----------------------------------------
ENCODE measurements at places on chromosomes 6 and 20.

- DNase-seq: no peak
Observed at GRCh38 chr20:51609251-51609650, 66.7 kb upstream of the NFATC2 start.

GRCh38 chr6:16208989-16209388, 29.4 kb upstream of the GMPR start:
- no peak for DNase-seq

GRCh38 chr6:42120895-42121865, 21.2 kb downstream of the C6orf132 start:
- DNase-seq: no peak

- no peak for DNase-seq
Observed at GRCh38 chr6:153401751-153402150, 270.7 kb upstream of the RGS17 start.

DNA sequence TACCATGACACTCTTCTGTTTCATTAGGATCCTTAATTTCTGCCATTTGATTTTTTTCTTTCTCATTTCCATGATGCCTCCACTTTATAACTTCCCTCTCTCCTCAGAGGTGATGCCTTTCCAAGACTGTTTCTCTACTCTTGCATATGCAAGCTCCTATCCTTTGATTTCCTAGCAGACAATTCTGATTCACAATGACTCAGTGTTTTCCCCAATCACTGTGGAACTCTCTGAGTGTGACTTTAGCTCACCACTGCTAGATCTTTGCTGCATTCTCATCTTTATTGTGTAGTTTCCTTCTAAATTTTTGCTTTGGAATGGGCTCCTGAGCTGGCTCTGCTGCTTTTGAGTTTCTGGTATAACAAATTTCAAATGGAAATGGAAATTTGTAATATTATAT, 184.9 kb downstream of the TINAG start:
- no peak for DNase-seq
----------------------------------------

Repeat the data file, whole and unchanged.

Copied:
ENCODE measurements at places on chromosomes 6 and 20.

- DNase-seq: no peak
Observed at GRCh38 chr20:51609251-51609650, 66.7 kb upstream of the NFATC2 start.

GRCh38 chr6:16208989-16209388, 29.4 kb upstream of the GMPR start:
- no peak for DNase-seq

GRCh38 chr6:42120895-42121865, 21.2 kb downstream of the C6orf132 start:
- DNase-seq: no peak

- no peak for DNase-seq
Observed at GRCh38 chr6:153401751-153402150, 270.7 kb upstream of the RGS17 start.

DNA sequence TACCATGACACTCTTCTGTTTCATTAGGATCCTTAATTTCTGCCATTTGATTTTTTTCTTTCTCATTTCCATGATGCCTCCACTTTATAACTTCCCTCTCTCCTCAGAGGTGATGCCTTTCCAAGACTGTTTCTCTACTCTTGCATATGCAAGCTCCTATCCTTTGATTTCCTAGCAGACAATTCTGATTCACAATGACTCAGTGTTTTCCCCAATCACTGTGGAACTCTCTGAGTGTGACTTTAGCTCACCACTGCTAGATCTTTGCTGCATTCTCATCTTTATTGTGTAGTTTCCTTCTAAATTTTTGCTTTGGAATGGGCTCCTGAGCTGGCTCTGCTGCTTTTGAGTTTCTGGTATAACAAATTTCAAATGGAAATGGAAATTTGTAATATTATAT, 184.9 kb downstream of the TINAG start:
- no peak for DNase-seq